We will ask you either to make an interesting and creative drum track from samples, and give it the characteristic texture of sampled and looped drums. Alternatively, if you have a high-quality drum virtual instrument available, we will ask you to recreate some actual professional drum playing. That's a challenge!

Module 7: Effects & plug-ins

Delay, single echo, spin echo, spin echo with positive feedback, reverberation, acoustic and electro-acoustic reverberation: chamber, spring, plate, tape, digital, algorithmic reverberation, convolution reverberation, phasing, flanging, chorusing, pitch change and correction, harmonic generation and aural enhancement, comparison between manual effects, hardware effects and plug-ins.

Assignment 7: Natural Reverberation Chamber

In this assignment you will set up a loudspeaker and a microphone in a reverberant space, perhaps your bathroom or stairwell, and send a dry signal to it. The microphone will pick up the reverberation of the space. Using this technique you can create reverberation that is far more natural and interesting than any plug-in. What's more it's unique because no-one else has access to the same reverberant space as you.

Module 8: Synthesis & sampling

Types of synthesis: additive, subtractive, FM, wavetable, physical modeling. Subtractive synthesis components: voltage-controlled oscillator, voltage-controlled filter, voltage-controlled amplifier, envelope generator. Sampling: looping, multisampling, phrase sampling, key groups, velocity layers, mute groups.

Assignment 8: Technical creativity

In this amazing project you will create a piece of music using only a sine wave and white noise as source material. This is a real challenge of both technical and musical creativity. We want to hear sounds that we couldn't possibly have expected - and a great original piece of music. If you are more technical than musical, we'll ask you to create an imaginative non-musical soundscape. That's a challenge too.

Module 9: Recording techniques

Vocals: microphone selection, microphone positioning, acoustic screens and vocal booths, foldback, headphone types, use of headphone amplification, loudspeaker foldback, how the engineer monitors foldback. Drums: drum set up for recording, microphone selection for drums and cymbals, single microphone technique, twin microphone technique for basic stereo, the 'Recorderman' doubly-equidistant two-microphone configuration, the 'Glyn Johns' method, full individual miking with overheads. Acoustic guitar: microphone selection and positioning. Electric guitar, piano, string instruments, wind instruments, percussion instruments, small groups and ensembles, orchestral recording. Session management for ensembles, orchestras and choirs. Multitrack recording. Studio setup, foldback, monitoring. Compilation, punch-in. Production techniques for vocalists and instrumental performers.

Assignment 9: Voice or instrument production

In this assignment you will be given a female vocal recorded in Abbey Road Studio 3 and a skeleton backing track. We will ask you to devise an instrumental accompaniment and record it. More than a just simple, clear recording, we will ask you to create an imaginative 'produced' sound using whatever software or equipment you have available. We want to be amazed by what you do.

Mpdule 10: Mixing

Analog mixing consoles: overview, channels, groups and sub-groups, master section, VCA faders. Console monitoring: split, inline, all-input. Foldback, communications, external inputs. Channel functions: mic inputs, line inputs, insert point, equalization, dynamics, auxiliary sends, pan, mute and mute groups, PFL/AFL/solo, fader. Mixing console automation. Digital mixing consoles. Comparison between digital and analog consoles. Assignable consoles .Automation and recall. Mixing procedures and techniques.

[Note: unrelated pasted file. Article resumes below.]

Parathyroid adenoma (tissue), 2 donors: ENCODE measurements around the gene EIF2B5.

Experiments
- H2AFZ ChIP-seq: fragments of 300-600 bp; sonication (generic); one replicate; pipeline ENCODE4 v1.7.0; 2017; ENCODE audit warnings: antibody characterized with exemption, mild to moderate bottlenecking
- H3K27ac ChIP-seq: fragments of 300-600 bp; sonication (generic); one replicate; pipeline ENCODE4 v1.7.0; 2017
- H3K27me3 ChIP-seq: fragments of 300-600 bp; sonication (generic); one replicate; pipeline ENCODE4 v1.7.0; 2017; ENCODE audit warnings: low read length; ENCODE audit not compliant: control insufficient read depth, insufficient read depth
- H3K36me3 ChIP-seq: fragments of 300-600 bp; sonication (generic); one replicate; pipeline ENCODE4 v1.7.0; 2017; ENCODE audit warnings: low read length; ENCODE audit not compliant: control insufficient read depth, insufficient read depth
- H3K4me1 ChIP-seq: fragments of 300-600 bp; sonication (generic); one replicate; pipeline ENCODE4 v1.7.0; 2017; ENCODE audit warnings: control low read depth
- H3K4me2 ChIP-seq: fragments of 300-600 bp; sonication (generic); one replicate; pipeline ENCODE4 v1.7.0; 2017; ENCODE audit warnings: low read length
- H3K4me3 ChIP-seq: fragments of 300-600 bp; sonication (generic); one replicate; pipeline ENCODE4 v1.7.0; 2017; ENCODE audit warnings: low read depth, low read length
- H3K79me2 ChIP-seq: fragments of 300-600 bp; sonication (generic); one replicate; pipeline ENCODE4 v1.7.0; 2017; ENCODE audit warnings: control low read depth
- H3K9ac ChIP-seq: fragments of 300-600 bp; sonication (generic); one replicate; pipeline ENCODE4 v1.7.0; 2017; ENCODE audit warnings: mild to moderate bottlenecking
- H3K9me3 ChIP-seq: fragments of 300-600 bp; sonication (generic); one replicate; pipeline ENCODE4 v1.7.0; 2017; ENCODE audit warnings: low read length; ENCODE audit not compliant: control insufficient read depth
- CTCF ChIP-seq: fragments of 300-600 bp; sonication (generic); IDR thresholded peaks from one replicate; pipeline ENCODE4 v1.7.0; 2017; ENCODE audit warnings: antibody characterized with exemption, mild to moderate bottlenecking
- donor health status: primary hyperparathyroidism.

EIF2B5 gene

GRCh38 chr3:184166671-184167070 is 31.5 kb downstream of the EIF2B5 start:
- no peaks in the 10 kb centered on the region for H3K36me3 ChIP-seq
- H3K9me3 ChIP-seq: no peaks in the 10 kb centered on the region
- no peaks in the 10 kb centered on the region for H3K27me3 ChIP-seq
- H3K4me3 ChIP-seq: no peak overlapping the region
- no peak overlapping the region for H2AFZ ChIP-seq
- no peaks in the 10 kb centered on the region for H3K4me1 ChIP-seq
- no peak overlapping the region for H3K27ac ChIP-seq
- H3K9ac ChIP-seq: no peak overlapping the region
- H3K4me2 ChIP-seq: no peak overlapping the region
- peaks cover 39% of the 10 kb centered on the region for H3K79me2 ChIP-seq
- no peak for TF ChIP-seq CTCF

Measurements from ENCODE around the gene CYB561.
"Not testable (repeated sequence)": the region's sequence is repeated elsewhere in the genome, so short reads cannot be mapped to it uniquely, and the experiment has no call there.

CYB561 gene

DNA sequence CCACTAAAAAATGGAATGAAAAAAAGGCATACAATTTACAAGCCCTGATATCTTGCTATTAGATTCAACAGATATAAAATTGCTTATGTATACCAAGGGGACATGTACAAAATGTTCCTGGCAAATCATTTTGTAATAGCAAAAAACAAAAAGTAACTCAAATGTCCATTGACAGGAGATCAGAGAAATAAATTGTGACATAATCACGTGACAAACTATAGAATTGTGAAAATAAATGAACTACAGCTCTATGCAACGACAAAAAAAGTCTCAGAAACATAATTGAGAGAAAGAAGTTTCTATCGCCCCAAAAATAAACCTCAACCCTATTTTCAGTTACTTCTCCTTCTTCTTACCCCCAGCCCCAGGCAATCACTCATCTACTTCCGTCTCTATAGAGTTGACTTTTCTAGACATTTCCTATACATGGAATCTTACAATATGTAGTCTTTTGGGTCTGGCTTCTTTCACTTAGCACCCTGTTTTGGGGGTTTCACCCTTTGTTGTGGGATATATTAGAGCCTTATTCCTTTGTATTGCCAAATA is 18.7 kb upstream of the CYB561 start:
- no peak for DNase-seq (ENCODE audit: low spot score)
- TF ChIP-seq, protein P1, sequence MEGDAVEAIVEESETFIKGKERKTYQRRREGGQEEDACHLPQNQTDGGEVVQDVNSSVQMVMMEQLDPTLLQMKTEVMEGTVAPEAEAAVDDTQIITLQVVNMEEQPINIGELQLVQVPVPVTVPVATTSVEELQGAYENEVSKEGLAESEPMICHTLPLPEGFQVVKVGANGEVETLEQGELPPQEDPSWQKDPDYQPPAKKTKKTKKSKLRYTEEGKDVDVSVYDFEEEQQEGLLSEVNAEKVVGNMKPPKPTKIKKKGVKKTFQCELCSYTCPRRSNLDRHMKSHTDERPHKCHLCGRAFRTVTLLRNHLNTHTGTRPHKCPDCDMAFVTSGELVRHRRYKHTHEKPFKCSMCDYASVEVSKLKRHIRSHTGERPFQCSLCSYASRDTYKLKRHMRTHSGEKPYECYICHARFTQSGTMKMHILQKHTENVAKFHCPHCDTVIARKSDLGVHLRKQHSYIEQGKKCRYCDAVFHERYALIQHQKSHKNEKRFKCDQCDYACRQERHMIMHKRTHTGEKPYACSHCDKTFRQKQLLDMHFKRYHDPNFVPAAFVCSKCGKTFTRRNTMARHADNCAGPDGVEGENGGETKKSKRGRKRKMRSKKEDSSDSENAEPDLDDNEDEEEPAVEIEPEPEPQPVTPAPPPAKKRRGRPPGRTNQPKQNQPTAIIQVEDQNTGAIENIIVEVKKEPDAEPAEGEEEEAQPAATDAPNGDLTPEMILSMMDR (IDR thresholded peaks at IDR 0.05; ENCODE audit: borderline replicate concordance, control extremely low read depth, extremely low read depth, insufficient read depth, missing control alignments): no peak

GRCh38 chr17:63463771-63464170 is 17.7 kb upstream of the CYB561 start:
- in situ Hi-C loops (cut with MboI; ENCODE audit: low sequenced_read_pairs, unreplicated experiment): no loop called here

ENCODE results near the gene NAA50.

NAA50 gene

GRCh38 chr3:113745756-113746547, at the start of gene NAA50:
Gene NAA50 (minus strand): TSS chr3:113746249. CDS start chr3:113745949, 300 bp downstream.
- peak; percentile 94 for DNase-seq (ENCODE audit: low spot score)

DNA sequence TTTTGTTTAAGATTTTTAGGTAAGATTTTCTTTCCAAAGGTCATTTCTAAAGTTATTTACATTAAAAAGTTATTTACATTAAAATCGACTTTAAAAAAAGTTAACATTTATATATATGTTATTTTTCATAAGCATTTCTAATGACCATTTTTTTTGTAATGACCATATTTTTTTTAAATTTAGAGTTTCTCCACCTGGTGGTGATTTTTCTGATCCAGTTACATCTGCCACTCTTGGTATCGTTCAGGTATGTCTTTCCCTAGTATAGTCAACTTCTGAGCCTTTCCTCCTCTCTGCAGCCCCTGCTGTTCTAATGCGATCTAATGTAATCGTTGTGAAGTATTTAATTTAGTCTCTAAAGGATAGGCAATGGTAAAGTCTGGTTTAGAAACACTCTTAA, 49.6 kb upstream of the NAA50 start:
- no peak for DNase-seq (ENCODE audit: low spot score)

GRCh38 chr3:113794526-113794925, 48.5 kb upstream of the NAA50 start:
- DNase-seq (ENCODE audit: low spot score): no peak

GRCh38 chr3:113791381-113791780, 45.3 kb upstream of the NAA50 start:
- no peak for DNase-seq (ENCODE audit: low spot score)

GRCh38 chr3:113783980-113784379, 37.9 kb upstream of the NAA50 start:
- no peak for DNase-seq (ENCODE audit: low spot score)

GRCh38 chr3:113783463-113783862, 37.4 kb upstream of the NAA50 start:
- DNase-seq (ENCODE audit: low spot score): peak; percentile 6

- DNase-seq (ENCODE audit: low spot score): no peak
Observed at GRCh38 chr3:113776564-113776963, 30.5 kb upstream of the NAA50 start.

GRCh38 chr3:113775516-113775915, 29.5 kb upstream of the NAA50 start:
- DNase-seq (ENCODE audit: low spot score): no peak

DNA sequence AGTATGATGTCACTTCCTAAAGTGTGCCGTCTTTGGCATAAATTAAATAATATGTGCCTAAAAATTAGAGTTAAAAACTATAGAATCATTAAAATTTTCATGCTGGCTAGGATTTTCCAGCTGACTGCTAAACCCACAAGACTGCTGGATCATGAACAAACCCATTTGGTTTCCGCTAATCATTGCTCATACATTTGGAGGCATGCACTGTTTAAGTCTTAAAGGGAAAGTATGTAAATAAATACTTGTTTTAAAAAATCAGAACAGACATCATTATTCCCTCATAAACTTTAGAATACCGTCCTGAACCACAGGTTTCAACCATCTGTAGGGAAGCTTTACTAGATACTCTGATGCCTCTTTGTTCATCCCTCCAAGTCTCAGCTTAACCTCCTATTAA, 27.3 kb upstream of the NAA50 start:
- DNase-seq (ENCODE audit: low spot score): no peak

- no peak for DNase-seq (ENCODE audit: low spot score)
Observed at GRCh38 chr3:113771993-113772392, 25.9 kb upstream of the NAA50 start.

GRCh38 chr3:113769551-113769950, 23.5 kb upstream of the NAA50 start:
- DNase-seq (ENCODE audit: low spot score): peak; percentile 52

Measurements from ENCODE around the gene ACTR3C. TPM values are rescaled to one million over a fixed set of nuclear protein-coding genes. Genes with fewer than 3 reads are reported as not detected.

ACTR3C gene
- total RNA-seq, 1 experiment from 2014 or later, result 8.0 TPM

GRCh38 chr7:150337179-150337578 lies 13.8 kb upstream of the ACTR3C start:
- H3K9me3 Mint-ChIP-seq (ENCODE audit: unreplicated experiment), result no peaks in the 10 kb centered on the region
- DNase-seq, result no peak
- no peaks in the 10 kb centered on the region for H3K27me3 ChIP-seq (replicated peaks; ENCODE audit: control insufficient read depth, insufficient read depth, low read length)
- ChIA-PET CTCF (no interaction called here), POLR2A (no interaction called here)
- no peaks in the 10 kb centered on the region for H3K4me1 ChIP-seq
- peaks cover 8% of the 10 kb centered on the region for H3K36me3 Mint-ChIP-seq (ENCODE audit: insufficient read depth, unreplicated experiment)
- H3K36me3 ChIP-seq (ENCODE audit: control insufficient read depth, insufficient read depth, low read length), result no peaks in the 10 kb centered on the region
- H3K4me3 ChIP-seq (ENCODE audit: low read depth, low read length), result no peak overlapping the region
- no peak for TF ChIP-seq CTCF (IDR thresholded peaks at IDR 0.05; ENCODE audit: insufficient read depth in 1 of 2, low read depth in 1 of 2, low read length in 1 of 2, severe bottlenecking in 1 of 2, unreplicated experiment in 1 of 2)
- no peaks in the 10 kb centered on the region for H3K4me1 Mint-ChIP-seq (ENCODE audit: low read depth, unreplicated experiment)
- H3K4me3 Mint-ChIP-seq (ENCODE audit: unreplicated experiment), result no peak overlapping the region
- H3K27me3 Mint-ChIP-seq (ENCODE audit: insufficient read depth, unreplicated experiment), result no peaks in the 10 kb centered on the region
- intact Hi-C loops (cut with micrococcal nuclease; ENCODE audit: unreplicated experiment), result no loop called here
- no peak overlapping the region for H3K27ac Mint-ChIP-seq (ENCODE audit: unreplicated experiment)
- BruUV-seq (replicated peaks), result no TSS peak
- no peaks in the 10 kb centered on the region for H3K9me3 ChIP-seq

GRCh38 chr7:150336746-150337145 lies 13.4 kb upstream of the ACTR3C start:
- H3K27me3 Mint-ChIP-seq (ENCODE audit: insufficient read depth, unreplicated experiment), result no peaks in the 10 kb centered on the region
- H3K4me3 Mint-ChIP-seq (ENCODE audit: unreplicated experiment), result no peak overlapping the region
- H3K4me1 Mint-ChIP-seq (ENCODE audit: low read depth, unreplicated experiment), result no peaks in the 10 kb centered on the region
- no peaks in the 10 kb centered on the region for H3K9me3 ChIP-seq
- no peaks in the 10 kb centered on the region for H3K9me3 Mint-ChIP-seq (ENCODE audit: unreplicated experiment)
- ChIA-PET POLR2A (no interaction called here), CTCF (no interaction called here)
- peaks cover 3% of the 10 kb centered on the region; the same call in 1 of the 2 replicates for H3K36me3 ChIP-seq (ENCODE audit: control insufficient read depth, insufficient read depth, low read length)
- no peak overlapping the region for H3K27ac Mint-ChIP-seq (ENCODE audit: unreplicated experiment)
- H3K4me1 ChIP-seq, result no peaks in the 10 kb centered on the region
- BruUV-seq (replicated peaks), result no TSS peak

Assignment 10: Mixing

This is your chance to try your hand at being a mix engineer. You will be given a complete multitrack recording, in a separate file for each track, for you to load into your digital audio workstation and mix. You will be working in exactly the same way as a professional mix engineer. We will give you lots of advice and tips for this one, because it is a real challenge to get a professional-sounding result. But in your finished work, we will want to hear a stereo mix of equivalent quality to a commercial release.

Module 11: Mastering

The need for mastering. Correction of faults. Mastering for vinyl. Improvement of stereo mixes. Matching tracks for albums and compilations. Subjective loudness and the 'loudness war'. Equalization. Compression. Limiters and look-ahead limiters. Multi-band compression. Intersample peaks.

Assignment 11: Mastering

For this assignment we have a professionally-produced finished master, and also the original unmastered mix, for you to listen to. Then we will ask you to create your own master from the basic mix. The assignment includes detailed advice on all of the processes of mastering such as fault correction, topping and tailing, equalization, compression, harmonic generation, limiting and protection against intersample peaks.

Module 12: Marketing your music and recording services

Industry roles: record producer, recording engineer, A&R; manager, studio manager, session musician, arranger, programmer. Industries: music, recording, record labels, broadcasting, radio, television, film, events, the Internet. Pitching and promoting your services as an artist, engineer or producer. Showreel guidance.

Assignment 12: Your industry-standard showreel

In this assignment you will create your own 'showreel'. Every industry professional has a showreel that they use to demonstrate what they can do to potential clients. At the end of this module, you will have your own showreel that looks and feels like that of a top pro. You can create a CD or DVD, YouTube video or SoundCloud playlist. You can even create an entire website if you wish. But however you choose to demonstrate your abilities, we will demand total professionalism, so that for anyone who listens your showreel it is indistinguishable from that of a seasoned industry insider.